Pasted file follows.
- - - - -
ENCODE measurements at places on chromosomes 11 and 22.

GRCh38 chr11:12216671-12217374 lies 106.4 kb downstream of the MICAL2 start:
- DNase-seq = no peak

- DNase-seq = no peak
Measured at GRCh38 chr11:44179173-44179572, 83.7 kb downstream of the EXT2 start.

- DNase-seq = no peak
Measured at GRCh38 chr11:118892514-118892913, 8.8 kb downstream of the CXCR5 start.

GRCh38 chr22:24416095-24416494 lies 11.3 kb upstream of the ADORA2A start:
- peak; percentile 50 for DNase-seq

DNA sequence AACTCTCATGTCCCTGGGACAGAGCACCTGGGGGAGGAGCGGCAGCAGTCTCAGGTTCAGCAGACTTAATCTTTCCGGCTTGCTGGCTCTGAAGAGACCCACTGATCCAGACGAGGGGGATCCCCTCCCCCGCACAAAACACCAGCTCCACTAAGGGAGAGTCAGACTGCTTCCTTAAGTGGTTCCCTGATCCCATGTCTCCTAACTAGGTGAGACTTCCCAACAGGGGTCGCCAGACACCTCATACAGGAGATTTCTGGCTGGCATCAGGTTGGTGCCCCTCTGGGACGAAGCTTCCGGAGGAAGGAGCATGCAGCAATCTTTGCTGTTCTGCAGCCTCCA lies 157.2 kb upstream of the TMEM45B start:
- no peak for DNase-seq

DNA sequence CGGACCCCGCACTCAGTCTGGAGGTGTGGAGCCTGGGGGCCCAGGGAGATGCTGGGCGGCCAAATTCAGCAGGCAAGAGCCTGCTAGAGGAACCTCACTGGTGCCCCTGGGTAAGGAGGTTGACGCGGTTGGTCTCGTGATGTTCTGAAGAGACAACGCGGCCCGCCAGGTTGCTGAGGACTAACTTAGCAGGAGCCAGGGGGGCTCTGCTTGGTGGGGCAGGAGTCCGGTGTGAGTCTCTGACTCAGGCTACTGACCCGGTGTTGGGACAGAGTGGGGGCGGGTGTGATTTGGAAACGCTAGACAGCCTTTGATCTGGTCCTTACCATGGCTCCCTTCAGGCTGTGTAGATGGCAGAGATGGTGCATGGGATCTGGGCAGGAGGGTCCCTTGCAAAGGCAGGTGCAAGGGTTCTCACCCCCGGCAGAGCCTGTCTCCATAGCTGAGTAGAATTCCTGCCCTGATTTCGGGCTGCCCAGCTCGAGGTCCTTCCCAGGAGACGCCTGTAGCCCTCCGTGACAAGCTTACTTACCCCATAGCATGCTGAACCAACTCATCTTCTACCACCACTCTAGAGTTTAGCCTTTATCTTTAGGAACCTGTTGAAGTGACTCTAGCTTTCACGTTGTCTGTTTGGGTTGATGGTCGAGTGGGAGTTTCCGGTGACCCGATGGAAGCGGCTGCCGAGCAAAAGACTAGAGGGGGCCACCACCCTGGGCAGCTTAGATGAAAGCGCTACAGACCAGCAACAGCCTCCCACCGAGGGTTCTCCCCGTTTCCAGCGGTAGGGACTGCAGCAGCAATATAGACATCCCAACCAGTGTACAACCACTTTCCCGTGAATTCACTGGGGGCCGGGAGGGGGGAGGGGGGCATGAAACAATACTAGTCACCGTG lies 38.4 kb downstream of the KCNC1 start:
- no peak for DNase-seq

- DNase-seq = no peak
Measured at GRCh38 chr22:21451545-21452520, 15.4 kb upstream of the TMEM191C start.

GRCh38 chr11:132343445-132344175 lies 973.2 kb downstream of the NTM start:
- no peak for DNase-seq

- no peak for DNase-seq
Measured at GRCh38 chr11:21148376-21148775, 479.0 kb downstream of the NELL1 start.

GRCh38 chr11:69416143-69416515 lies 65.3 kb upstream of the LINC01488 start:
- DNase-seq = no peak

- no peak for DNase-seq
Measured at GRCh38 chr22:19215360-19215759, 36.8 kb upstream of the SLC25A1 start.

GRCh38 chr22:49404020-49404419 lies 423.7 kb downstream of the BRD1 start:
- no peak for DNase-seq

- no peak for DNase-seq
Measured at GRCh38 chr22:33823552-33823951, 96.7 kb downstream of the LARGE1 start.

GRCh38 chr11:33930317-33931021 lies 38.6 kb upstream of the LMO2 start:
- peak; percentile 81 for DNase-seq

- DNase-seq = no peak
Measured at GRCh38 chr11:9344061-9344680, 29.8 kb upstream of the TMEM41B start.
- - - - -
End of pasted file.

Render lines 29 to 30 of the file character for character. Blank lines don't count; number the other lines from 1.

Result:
- peak; percentile 81 for DNase-seq

- DNase-seq = no peak